Intensive management of jack pine (Pinus banksiana Lamb.) plantations has led to a population increase and breeding range expansion of the endangered Kirtland's Warbler (Dedroica kirtlandii Baird). However, no study has quantified the different bird communities that are associated with Kirtland's Warbler habitat management. We examined bird species conservation scenarios of warbler habitat management by addressing the following: (1) how do bird community structure and conservation scenarios differ among jack pine habitats of three discrete age classes (YOUNG, < 5 years; KW, 5–23 years; and OLD, > 23 years)?; (2) what functional groups (e.g., nest placement groups, foraging groups) of bird species are represented among these three habitat types?; and (3) what are the relationships between bird communities and the composition and structure of these habitat types? Sixty bird species were observed in 37 habitat patches across the three habitat types. Conservation metrics based upon the pooled species lists for each of the habitat types indicated no difference (P > 0.05) among them. Five bird species of U.S. Fish and Wildlife Service Regional Conservation Priority were found among the habitat types, with all but Kirtland's Warbler most common in the YOUNG habitat. Five indicator species associated with the YOUNG and KW habitat types were observed, while nine species were associated with the OLD habitat. A functional group analysis indicated that stand structure was important for breeding species across habitat types. We believe our results support increased ecologically-based planning and management across jack pine habitats for more than just Kirtland's Warbler.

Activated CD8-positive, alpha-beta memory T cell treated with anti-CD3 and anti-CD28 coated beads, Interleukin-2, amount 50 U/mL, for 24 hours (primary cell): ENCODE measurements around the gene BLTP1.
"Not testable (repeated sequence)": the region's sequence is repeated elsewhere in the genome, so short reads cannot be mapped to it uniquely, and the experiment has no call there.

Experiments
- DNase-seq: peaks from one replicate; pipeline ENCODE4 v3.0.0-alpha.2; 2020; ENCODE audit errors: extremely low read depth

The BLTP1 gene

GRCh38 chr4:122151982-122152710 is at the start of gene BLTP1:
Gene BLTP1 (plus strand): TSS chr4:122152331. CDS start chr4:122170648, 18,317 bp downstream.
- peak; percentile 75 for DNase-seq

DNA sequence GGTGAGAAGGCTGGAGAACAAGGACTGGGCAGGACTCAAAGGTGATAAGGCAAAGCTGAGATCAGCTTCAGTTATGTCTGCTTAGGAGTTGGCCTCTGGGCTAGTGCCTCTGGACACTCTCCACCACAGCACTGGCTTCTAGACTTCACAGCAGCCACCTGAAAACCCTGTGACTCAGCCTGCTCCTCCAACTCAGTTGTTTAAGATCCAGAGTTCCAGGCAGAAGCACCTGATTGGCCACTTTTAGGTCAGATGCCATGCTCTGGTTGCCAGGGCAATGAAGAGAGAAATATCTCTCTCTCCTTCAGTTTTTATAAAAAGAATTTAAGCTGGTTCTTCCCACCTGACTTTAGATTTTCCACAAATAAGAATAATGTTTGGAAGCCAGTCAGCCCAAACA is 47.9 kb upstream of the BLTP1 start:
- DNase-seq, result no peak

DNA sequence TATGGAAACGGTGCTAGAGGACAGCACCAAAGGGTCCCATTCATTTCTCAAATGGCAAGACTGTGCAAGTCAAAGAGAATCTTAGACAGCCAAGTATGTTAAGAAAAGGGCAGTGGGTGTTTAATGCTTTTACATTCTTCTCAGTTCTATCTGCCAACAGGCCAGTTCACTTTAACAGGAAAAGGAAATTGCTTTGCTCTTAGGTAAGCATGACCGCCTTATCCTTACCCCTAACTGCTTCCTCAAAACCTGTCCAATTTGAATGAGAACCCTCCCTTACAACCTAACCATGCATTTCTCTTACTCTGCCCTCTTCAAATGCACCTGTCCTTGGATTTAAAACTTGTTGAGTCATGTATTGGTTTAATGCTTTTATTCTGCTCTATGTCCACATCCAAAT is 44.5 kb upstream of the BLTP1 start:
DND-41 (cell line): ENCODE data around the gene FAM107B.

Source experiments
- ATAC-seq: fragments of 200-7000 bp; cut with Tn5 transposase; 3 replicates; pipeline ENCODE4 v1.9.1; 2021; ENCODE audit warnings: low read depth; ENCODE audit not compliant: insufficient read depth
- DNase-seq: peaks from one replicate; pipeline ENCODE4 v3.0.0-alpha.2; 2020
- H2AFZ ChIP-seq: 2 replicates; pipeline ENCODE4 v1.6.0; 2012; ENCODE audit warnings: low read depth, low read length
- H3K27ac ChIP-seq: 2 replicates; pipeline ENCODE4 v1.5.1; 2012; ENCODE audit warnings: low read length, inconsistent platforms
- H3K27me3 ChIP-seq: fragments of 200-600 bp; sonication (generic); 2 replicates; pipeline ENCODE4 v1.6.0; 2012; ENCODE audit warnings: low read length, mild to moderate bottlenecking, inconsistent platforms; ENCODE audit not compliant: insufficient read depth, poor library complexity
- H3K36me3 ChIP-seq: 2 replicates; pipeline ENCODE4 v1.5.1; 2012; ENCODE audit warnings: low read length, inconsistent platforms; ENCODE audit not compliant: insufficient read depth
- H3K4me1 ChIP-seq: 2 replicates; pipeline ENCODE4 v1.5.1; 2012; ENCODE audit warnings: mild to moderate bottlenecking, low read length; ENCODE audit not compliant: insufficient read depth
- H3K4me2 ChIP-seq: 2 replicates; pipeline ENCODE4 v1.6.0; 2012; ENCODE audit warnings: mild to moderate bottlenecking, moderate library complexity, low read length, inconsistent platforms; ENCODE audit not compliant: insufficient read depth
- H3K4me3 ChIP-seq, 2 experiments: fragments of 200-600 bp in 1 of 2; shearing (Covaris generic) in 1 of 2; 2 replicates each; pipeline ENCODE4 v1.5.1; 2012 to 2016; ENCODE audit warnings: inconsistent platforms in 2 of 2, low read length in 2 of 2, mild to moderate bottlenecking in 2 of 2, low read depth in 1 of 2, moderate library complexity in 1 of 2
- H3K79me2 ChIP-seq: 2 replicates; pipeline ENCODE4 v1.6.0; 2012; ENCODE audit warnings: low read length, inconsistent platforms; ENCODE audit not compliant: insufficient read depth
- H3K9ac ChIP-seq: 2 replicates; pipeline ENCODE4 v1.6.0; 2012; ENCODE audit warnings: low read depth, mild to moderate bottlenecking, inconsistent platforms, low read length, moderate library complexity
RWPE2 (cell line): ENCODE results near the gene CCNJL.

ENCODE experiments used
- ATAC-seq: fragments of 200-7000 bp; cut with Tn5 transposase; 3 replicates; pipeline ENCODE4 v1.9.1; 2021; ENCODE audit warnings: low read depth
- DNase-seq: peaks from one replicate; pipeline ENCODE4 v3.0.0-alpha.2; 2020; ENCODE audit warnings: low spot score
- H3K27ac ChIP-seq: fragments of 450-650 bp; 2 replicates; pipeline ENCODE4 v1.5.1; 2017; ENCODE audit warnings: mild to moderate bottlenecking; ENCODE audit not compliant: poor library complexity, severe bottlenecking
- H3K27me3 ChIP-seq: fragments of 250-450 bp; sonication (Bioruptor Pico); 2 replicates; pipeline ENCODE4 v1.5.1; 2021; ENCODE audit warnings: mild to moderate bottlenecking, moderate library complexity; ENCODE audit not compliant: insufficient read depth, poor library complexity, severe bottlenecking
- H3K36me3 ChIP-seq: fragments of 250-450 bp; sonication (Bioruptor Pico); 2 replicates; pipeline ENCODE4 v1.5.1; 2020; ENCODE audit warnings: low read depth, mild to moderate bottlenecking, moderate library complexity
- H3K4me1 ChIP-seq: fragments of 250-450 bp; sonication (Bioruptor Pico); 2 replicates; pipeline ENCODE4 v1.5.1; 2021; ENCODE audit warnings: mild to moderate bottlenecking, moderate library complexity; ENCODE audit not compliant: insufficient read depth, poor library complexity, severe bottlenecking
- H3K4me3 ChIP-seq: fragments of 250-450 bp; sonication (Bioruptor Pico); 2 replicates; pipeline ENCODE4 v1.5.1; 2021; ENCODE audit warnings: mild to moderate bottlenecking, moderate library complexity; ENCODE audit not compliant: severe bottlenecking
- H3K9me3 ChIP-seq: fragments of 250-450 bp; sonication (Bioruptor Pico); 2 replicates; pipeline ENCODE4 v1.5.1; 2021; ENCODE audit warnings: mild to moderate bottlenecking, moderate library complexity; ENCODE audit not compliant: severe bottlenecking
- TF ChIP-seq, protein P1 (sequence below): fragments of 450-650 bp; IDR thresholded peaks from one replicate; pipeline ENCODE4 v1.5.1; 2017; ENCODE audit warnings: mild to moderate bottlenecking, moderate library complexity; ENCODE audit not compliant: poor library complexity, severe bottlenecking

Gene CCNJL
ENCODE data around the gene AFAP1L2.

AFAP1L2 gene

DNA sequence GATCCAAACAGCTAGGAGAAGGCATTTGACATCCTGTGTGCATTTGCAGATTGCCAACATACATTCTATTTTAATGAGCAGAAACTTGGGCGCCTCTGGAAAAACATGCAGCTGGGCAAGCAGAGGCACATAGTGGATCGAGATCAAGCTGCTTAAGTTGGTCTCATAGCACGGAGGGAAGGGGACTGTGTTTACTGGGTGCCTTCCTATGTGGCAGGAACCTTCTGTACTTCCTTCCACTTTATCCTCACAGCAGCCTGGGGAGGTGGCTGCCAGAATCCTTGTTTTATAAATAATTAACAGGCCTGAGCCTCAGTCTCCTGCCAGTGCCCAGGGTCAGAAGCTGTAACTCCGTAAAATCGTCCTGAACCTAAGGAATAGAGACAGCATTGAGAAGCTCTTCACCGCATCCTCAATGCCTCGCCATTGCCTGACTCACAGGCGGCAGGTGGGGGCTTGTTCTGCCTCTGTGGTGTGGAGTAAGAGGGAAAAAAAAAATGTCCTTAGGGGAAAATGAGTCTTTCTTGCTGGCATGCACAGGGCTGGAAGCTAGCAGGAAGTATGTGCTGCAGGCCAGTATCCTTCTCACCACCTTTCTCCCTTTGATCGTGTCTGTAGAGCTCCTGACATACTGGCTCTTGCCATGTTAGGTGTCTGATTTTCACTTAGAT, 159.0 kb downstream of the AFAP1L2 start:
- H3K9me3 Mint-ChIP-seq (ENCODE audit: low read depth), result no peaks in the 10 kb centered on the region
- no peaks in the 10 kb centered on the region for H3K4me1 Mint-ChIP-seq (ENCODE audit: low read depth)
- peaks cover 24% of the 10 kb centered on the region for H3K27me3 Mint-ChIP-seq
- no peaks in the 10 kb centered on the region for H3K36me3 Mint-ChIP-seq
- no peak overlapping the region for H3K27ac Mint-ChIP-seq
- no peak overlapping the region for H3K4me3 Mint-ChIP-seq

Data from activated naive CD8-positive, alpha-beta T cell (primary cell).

Endangered Species Act